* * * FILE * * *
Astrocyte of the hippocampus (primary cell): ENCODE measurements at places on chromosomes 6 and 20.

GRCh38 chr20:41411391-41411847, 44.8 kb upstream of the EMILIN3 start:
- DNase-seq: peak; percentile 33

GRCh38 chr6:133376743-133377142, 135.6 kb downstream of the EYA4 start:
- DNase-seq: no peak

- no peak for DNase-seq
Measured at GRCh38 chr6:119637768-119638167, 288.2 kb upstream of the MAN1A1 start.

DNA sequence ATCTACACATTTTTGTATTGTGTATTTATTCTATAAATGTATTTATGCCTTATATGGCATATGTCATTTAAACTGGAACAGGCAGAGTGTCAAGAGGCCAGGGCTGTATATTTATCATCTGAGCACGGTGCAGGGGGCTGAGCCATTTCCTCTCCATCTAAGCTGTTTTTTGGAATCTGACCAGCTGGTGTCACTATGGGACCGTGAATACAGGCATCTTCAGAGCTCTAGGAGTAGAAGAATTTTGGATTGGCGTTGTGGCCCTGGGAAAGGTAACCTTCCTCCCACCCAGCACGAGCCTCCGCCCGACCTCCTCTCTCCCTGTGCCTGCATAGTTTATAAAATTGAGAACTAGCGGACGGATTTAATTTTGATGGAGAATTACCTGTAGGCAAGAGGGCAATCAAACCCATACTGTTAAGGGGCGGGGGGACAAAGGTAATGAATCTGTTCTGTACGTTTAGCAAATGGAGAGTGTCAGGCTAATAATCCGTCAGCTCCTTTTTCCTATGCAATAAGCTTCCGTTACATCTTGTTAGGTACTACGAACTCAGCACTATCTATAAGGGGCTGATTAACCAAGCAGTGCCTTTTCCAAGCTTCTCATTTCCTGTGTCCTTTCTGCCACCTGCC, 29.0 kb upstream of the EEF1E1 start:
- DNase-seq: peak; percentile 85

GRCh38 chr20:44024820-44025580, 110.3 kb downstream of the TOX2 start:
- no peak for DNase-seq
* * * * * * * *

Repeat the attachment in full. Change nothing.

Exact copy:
Astrocyte of the hippocampus (primary cell): ENCODE measurements at places on chromosomes 6 and 20.

GRCh38 chr20:41411391-41411847, 44.8 kb upstream of the EMILIN3 start:
- DNase-seq: peak; percentile 33

GRCh38 chr6:133376743-133377142, 135.6 kb downstream of the EYA4 start:
- DNase-seq: no peak

- no peak for DNase-seq
Measured at GRCh38 chr6:119637768-119638167, 288.2 kb upstream of the MAN1A1 start.

DNA sequence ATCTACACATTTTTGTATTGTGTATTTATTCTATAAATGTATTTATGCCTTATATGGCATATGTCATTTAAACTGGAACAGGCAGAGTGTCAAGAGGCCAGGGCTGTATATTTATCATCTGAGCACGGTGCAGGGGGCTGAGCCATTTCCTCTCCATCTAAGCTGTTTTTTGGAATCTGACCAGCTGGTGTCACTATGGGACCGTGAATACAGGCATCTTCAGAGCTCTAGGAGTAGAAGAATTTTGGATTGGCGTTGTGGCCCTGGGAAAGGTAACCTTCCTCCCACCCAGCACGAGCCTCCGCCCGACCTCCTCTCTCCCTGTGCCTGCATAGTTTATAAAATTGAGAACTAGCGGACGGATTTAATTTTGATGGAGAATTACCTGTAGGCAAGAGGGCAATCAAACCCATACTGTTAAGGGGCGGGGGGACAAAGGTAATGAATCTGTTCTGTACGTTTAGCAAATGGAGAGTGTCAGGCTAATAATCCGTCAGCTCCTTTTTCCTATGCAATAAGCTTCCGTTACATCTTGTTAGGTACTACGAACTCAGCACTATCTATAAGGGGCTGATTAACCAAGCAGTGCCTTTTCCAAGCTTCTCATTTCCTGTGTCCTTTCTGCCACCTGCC, 29.0 kb upstream of the EEF1E1 start:
- DNase-seq: peak; percentile 85

GRCh38 chr20:44024820-44025580, 110.3 kb downstream of the TOX2 start:
- no peak for DNase-seq